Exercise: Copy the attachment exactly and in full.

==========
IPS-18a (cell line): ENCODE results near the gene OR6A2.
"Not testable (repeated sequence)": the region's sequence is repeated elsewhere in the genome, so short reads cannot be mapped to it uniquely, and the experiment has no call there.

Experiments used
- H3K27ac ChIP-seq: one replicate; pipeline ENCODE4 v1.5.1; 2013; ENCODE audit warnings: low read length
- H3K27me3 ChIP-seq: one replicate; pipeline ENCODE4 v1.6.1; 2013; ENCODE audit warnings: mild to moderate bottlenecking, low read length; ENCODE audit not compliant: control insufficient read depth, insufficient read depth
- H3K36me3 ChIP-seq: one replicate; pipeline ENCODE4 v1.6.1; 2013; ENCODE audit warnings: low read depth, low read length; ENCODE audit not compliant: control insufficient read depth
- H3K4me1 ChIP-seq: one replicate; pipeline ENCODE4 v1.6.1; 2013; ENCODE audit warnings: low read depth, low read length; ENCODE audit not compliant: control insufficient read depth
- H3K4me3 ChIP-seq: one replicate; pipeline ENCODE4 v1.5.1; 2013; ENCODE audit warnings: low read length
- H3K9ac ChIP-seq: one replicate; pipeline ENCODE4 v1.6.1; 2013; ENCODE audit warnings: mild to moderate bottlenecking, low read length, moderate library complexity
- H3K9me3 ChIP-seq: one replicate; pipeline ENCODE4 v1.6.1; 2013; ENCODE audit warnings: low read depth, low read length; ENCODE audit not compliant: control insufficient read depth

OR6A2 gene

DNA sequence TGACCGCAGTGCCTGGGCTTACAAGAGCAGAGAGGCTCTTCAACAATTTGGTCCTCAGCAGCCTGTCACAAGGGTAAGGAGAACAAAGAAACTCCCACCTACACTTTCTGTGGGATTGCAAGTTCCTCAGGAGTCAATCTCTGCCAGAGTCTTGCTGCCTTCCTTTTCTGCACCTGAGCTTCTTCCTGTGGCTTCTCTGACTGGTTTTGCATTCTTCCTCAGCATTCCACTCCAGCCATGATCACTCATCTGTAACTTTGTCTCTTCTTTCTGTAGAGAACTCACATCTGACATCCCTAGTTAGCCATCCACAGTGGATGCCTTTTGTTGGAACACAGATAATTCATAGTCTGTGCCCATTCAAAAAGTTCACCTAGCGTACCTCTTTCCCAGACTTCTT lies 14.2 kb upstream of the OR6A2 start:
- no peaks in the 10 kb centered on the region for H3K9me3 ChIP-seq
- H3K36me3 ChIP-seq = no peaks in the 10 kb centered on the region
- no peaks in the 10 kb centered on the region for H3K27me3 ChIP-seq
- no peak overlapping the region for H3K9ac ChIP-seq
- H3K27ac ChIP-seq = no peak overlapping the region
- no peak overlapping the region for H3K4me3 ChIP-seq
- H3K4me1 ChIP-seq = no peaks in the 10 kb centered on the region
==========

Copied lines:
IPS-18a (cell line): ENCODE results near the gene OR6A2.
"Not testable (repeated sequence)": the region's sequence is repeated elsewhere in the genome, so short reads cannot be mapped to it uniquely, and the experiment has no call there.

Experiments used
- H3K27ac ChIP-seq: one replicate; pipeline ENCODE4 v1.5.1; 2013; ENCODE audit warnings: low read length
- H3K27me3 ChIP-seq: one replicate; pipeline ENCODE4 v1.6.1; 2013; ENCODE audit warnings: mild to moderate bottlenecking, low read length; ENCODE audit not compliant: control insufficient read depth, insufficient read depth
- H3K36me3 ChIP-seq: one replicate; pipeline ENCODE4 v1.6.1; 2013; ENCODE audit warnings: low read depth, low read length; ENCODE audit not compliant: control insufficient read depth
- H3K4me1 ChIP-seq: one replicate; pipeline ENCODE4 v1.6.1; 2013; ENCODE audit warnings: low read depth, low read length; ENCODE audit not compliant: control insufficient read depth
- H3K4me3 ChIP-seq: one replicate; pipeline ENCODE4 v1.5.1; 2013; ENCODE audit warnings: low read length
- H3K9ac ChIP-seq: one replicate; pipeline ENCODE4 v1.6.1; 2013; ENCODE audit warnings: mild to moderate bottlenecking, low read length, moderate library complexity
- H3K9me3 ChIP-seq: one replicate; pipeline ENCODE4 v1.6.1; 2013; ENCODE audit warnings: low read depth, low read length; ENCODE audit not compliant: control insufficient read depth

OR6A2 gene

DNA sequence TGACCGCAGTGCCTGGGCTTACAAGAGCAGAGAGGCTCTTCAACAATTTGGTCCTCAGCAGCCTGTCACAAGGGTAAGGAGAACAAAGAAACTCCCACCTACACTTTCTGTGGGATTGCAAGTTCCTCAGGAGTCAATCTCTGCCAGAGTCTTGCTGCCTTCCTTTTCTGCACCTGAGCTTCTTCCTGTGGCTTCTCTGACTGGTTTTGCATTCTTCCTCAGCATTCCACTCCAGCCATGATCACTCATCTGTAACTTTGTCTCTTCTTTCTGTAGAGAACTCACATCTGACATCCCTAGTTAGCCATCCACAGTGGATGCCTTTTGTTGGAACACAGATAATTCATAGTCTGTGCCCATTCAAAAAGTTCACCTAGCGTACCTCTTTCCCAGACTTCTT lies 14.2 kb upstream of the OR6A2 start:
- no peaks in the 10 kb centered on the region for H3K9me3 ChIP-seq
- H3K36me3 ChIP-seq = no peaks in the 10 kb centered on the region
- no peaks in the 10 kb centered on the region for H3K27me3 ChIP-seq
- no peak overlapping the region for H3K9ac ChIP-seq
- H3K27ac ChIP-seq = no peak overlapping the region
- no peak overlapping the region for H3K4me3 ChIP-seq
- H3K4me1 ChIP-seq = no peaks in the 10 kb centered on the region